chessart(1589)-jam(1592), 2,10
1. d4 d5 2. c4 c6 3. cxd5 cxd5 4. Nf3 Nf6 5. Bf4 a6 6. e3 Bf5 7. Nc3 e6 8. Bd3 Ne4 9. Bxe4 Bxe4 10. Nxe4 dxe4 11. Nd2 f5 12. O-O Be7 13. Qe2 O-O 14. Rfc1 Nc6 15. a3 h6 16. h3 g5 17. Bh2 Qe8 18. Rc2 Qg6 19. Rac1 Rf7 20. Nc4 Raf8 21. Ne5 Nxe5 22. Bxe5 f4 23. Rc7 f3 24. Qf1 fxg2 25. Qxg2 Rxf2 26. Qxf2 Rxf2 27. Kxf2 Qf5+ 28. Kg3 Qf3+ 29. Kh2 Qf2+ 30. Kh1 Qxe3 31. Rc8+ Kf7 32. R1c7 Qxh3+ 33. Kg1 e3 34. Rh8 Qg4+ 35. Kh2 Qe2+ 36. Kh1 Qf1+ 37. Kh2 e2 38. Bg3 g4 39. Rh7+ Kg6 40. Rhxe7 Qh3+ 41. Kg1 Qxg3+ 42. Kh1 e1=Q# {White checkmated} 0-1

The English Symmetrical Variation with 3...d5

For many years I was lost playing against the English. Finally I decided to pick a line and learn it. I chose the Black line characterized by 3...d5, with the Knight on d5 later going to c7, where it holds Black's position together until Black can complete his development. The Knight later can go to e6, where it can support a Pawn push to f4, or it can go strongly to the hole at d4.

There are ways for White to deviate early, but in my experience White players invariably play as follows: 1. c4 Nf6 2. Nc3 c5 3. Nf3 d5 4. cxd5 Nxd5 5. g3 Nc6 6. Bg2 Nc7 7. d3 e5 8. O-O Be7 9. Be3 Bd7

For years I was obsessed with trying to get in ...b6 and ...Bb7, but I finally looked in the book and found this simple move, which prevents White threats against the Black position, particularly against the Pawn on c5 which often becomes vulnerable.

The most usual approach in Master games now is the White Knight on f3 going to d2 and then to c4. However, most Class players in my experience like to play Ne4, making a direct threat against the Black Pawn on c5.

Following are two of my ICC games using this line. In the first game White wins the Black Pawn on c5, but I get an initiative which eventually prevails.

Riders73(1796)-chessart(1823), 4/6/97, 2,10
1. c4 Nf6 2. g3 c5 3. Bg2 d5 4. cxd5 Nxd5 5. Nc3 Nc7 6. d3 e5 7. Be3 Be7 8. Rc1 Ne6 9. Qb3 Qd7 10. Nf3 Nc6 11. O-O O-O 12. Ne4 Ned4 13. Qd1 Nxf3+ 14. Bxf3 Nd4 15. Nxc5 Nxf3+ 16. exf3 Qf5 17. f4 b6 18. Ne4 exf4 19. Bxf4 Qh3 20. Qf3 Bg4 21. Qg2 Qh5 22. f3 Bh3 23. Qd2 Bxf1 24. Rxf1 Rad8 25. d4 Kh8 26. Kg2 Rfe8 27. Rd1 Qb5 28. d5 Bb4 29. Qd4 f5 30. Bh6 Bf8 31. Ng5 Re2+ 32. Kh3 Qd7 33. Ne6 Re8 34. Be3 Kg8 35. Bd2 Re8xe6 {White resigns} 0-1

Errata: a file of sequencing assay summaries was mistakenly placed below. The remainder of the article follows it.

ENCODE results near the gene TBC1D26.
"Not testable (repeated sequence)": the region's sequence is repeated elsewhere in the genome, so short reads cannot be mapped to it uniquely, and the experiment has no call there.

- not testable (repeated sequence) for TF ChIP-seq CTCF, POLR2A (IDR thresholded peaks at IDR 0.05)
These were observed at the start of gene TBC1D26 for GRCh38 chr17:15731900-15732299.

Jonsdad(1653)-chessart(1735), 11/9/97, 2,1
1. c4 Nf6 2. Nc3 c5 3. Nf3 d5 4. cxd5 Nxd5 5. g3 Nc6 6. Bg2 Nc7 7. O-O e5 8. d3 Be7 9. a3 O-O 10. Rb1 f5 11. Qc2 Be6 12. e4 f4 13. gxf4 exf4 14. Bd2 Qd7 15. Kh1 Bh3 16. Rg1 Nd4 17. Nxd4 cxd4 18. Ne2 f3 19. Bxh3 Qxh3 20. Ng3 Ne6 21. Qb3 Rf6 22. Nf5 Bf8 23. Bh6 Re8 24. Bxg7 Bxg7 25. Rxg7+ Kh8 26. Rg3 Qh5 27. Ng7 Nxg7 28. Rbg1 Rg8 29. Qxb7 Rg6 30. Rxg6 hxg6 31. Qxa7 Qh6 32. Qxd4 Kh7 33. e5 Nf5 34. Qe4 Nh4 35. Rg3 Ng2 36. Kg1 Qg7 37. e6 Qh6 38. e7 Qc1+ 39. Qe1 Qxe1# {White checkmated} 0-1

Opening Day

Great opening day yesterday for major league baseball. I listened to the Royals game on the radio, while watching the Cubs game on WGN. The Royals beat the Tigers and Justin Verlander 5-4 in 11 innings. Former Wrangler Alex Gordon got the scoring started with a 2-run homer in the 6th, and then saved the win with a diving play in the 11th. Good to see Alex getting off to a strong start this year.

Also starting strong was the Cubs' new Japanese import, Kosuke Fukudome, who went 3 for 3 with a walk, and hit a game-tying 3-run homer in the 9th. Unfortunately, the Cubs lost to the Brewers 4-3 in the 10th. Aces Carlos Zambrano and Ben Sheets did well, both pitching scoreless ball into the 7th. In fact, the game was still scoreless heading into the 9th, but then the roof fell in as new closer Kerry Wood gave up a 3-spot.